• 55°

Transportation Museum and Livingstone College present Green Book events for Black History Month

SPENCER — In observance of Black History Month, Livingstone College and the North Carolina Transportation Museum will jointly present two evenings of free community programming around the “The Negro Motorist Green Book.”

Join a virtual screening of the Smithsonian Channel documentary, “The Green Book: Guide to Freedom” (TV-PG rating; run time: 60 min.) Feb. 22 at 6:30 p.m. on the N.C. Transportation Museum’s YouTube and Facebook page, as well as on the museum’s website. Tuesday, Feb. 23, tune in at 6:30 p.m. for an evening of conversation among community leaders who will depict travel during the Jim Crow era in a discussion entitled, “The Green Book: NC Travels Down Memory Lane,” presented via Zoom, and on the N.C. Transportation Museum’s YouTube and Facebook page. To learn more about and register for both of these free events, go to www.nctrans.org/greenbook

The virtual discussion, “NC Travels Down Memory Lane,” will begin with an overview of The Green Book’s contribution to Americans by Angela Thorpe, director of the North Carolina African American Heritage Commission. Presenters include Dr. State Alexander, executive assistant to the President and vice president for communications and public relations at Livingstone College; Surluta B. Anthony, Monroe, N.C. town council member, community activist and child advocate; Mary Ponds, retired educator who was the first woman and first African-American mayor of Granite Quarry, N.C., a predominately white community that has strong historical ties to the Ku Klux Klan; and Rev. Dr. T. Anthony Spearman, an African Methodist Episcopal Zion Church leader, who is currently serving as president of the North Carolina NAACP. Dr. Da’Tarvia Parrish, chair of the History and Political Science Department at Livingstone College, will guide the evening’s conversation as the moderator.

“The Negro Motorist Green Book,” originated and published by Victor Hugo Green between 1936-1966, helped African Americans move through segregated and hostile spaces during the Jim Crow era. The publication directed Black travelers to safe “oasis spaces” as they visited family, conducted business, followed job opportunities, or vacationed. A guide and resistance tool, “The Green Book” reveals a crucial network that allowed African-American communities to survive during a turbulent period in North Carolina and America.

The exhibit “Navigating Jim Crow: The Green Book and Oasis Spaces in North Carolina” is currently on display through March 14 at the N.C. Transportation Museum in Spencer. To plan a visit, call 704-636- 2889 or go to nctrans.org.

About Post Lifestyles

Visit us on Facebook: https://www.facebook.com/SalPostLifestyle/ and Twitter @postlifestlyes for more content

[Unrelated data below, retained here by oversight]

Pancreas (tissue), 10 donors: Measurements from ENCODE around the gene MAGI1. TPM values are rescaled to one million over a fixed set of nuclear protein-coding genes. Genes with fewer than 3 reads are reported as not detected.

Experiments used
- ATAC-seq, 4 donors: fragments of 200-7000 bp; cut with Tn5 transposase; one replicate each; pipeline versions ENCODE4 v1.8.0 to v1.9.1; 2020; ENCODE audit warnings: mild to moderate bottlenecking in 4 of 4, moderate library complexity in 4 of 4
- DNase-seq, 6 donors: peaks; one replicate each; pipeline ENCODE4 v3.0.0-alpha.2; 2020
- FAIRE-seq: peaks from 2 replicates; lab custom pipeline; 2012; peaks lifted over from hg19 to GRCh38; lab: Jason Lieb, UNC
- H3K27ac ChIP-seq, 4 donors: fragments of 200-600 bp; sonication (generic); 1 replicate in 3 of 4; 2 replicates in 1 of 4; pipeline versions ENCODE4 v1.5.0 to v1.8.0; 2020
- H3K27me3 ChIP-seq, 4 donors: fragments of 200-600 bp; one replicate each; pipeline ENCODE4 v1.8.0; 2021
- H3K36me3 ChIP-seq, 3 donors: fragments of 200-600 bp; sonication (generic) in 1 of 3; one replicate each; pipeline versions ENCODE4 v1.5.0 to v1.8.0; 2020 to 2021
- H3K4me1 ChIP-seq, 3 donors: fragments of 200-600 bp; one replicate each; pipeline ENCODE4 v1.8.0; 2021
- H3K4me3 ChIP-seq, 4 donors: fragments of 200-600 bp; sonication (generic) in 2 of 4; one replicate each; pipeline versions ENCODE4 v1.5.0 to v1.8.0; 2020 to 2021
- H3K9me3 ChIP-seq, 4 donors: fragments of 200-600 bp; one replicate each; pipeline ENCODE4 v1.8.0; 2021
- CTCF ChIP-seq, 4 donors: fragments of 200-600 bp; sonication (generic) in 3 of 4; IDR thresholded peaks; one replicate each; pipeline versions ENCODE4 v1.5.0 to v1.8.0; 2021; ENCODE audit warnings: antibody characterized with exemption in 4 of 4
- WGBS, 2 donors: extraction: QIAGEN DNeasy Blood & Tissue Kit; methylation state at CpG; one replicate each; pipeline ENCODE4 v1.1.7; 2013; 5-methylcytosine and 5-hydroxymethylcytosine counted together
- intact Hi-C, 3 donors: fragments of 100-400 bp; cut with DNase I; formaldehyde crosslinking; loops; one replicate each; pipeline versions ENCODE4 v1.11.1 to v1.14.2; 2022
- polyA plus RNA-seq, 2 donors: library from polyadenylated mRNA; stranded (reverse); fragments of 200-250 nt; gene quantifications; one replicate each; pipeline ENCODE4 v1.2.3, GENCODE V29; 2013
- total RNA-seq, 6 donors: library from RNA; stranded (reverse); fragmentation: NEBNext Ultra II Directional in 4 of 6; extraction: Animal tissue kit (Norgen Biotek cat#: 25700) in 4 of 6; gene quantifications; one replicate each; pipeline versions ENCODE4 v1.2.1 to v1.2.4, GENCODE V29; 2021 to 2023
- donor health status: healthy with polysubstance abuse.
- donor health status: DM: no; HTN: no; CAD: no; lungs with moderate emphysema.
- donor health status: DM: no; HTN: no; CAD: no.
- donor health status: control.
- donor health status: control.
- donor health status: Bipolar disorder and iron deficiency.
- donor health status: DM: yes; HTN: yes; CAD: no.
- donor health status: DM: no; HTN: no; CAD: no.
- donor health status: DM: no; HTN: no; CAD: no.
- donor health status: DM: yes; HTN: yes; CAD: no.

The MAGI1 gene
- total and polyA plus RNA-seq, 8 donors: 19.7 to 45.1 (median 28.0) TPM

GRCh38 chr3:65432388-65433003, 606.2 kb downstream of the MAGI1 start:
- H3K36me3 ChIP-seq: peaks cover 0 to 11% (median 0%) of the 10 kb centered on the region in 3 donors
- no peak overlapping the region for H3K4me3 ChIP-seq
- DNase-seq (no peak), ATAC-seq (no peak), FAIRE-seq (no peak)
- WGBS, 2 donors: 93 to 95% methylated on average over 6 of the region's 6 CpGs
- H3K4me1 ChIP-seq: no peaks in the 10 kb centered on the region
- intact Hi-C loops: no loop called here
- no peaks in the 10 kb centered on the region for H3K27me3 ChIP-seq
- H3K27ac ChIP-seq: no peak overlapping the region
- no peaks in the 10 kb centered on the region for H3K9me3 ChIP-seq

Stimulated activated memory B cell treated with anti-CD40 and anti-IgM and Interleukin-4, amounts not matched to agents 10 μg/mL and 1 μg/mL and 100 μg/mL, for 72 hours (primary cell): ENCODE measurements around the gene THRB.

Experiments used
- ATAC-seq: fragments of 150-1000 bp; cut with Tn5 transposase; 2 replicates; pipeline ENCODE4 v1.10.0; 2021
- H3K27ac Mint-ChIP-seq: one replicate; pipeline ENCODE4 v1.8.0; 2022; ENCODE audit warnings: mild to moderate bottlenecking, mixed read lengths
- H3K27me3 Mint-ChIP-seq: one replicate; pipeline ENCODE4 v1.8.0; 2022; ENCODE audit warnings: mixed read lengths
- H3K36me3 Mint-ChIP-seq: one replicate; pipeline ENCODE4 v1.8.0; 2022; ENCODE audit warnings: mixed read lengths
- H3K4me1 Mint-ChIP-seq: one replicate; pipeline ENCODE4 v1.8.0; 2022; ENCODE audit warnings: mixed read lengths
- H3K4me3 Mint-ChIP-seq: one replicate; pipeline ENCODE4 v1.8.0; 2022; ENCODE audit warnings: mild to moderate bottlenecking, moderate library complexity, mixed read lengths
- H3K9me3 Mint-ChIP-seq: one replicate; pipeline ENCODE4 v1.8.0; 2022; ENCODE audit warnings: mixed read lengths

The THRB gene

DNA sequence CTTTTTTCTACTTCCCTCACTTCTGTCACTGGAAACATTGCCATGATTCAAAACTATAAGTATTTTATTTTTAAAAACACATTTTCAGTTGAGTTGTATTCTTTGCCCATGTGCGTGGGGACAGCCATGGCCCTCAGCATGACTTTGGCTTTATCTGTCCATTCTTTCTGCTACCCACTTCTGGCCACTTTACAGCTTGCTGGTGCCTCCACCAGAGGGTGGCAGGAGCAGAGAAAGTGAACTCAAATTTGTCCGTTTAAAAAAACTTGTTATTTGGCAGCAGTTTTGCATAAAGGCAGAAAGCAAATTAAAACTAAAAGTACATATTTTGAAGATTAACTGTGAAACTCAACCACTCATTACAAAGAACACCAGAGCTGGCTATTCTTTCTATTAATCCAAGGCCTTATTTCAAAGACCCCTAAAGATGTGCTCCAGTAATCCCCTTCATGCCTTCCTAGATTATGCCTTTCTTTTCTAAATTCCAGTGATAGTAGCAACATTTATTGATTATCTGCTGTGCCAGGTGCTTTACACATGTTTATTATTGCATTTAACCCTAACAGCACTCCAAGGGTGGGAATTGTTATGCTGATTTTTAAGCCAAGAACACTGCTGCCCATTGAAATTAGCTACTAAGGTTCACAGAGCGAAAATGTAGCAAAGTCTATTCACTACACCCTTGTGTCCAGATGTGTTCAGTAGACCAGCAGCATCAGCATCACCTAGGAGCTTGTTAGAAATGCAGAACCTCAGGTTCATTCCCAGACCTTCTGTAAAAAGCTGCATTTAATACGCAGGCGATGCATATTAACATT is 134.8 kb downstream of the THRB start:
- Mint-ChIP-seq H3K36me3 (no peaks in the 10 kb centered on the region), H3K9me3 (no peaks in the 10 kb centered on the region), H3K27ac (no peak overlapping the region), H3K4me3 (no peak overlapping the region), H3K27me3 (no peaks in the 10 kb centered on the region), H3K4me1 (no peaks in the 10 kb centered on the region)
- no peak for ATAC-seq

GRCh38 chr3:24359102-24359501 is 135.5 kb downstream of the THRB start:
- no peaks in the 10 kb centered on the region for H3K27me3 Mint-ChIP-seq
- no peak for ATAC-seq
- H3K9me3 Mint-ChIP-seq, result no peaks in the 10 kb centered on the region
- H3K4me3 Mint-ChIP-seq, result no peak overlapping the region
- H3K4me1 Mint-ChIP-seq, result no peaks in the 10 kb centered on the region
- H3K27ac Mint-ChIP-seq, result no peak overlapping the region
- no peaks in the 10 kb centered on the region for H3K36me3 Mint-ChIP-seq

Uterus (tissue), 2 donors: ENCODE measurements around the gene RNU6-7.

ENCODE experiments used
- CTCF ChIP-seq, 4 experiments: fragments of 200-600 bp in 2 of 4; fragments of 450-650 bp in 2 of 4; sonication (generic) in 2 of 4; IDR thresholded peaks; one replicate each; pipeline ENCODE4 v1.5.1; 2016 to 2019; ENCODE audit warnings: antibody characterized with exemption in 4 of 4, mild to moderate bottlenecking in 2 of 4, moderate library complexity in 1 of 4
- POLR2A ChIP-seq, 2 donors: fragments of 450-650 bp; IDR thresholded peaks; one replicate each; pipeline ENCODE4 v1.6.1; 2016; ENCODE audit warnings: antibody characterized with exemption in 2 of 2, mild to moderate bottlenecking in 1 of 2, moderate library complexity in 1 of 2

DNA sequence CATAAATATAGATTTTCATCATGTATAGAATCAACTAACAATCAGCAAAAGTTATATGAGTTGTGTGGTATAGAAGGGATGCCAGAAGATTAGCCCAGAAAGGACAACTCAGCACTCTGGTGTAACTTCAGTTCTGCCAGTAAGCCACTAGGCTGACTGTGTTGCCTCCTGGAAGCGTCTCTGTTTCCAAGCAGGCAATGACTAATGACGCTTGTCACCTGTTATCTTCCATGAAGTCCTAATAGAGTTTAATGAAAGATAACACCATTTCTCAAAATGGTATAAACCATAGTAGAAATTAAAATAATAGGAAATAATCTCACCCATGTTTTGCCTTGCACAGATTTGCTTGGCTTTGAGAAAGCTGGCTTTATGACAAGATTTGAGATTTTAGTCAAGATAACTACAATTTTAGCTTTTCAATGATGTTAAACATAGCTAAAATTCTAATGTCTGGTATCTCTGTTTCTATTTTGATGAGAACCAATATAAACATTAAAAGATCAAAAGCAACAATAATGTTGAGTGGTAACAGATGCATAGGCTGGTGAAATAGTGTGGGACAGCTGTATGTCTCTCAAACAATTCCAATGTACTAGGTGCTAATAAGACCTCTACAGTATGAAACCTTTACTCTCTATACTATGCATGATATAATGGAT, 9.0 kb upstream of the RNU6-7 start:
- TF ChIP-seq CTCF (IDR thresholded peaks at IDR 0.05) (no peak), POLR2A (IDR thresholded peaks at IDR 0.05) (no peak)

email author More by Post

Comments

Ask Us

Ask Us: How can homebound seniors be vaccinated?

Local

Political Notebook: Interim health director to talk COVID-19 at county Democrats breakfast

Local

‘Their names liveth forevermore:’ Officials dedicate Fire Station No. 6 to fallen firefighters Monroe, Isler

Crime

Blotter: Salisbury man charged for breaking into Salisbury high, getting juvenile to help

Nation/World

With virus aid in sight, Democrats debate filibuster changes

Local

City officials differ on how, what information should be released regarding viral K-9 officer video

High School

High school basketball: Carson girls are 3A champions

Lifestyle

High school, college sweethearts marry nearly 50 years later

Local

With jury trials set to resume, impact of COVID-19 on process looms

Legion baseball

Book explores life of Pfeiffer baseball coach Joe Ferebee

Education

Rowan-Salisbury Board of Education to receive update on competency-based education

Business

Biz Roundup: Kannapolis expects to see economic, housing growth continue in 2021

Business

A fixture of downtown Salisbury’s shopping scene, Caniche celebrates 15th anniversary this month

Local

Slate of new officers during local GOP convention; Rev. Jenkins becomes new chair

Landis

Landis officials narrow search for new manager to five candidates; expect decision within a month

Lifestyle

Together at last: High school, college sweethearts marry nearly 50 years later

Education

Rowan-Salisbury Schools sorts out transportation logistics in preparation for full-time return to classes

High School

Photo gallery: Carson goes undefeated, wins 3A state championship

Nation/World

Europe staggers as infectious variants power virus surge

Nation/World

Biden, Democrats prevail as Senate OKs $1.9 trillion virus relief bill

Nation/World

Senate Democrats strike deal on jobless aid, move relief bill closer to approval

News

Duke Life Flight pilot may have shut down wrong engine in fatal crash

News

Two NC counties get to participate in satellite internet pilot for students

Local

PETA protesters gather in front of police department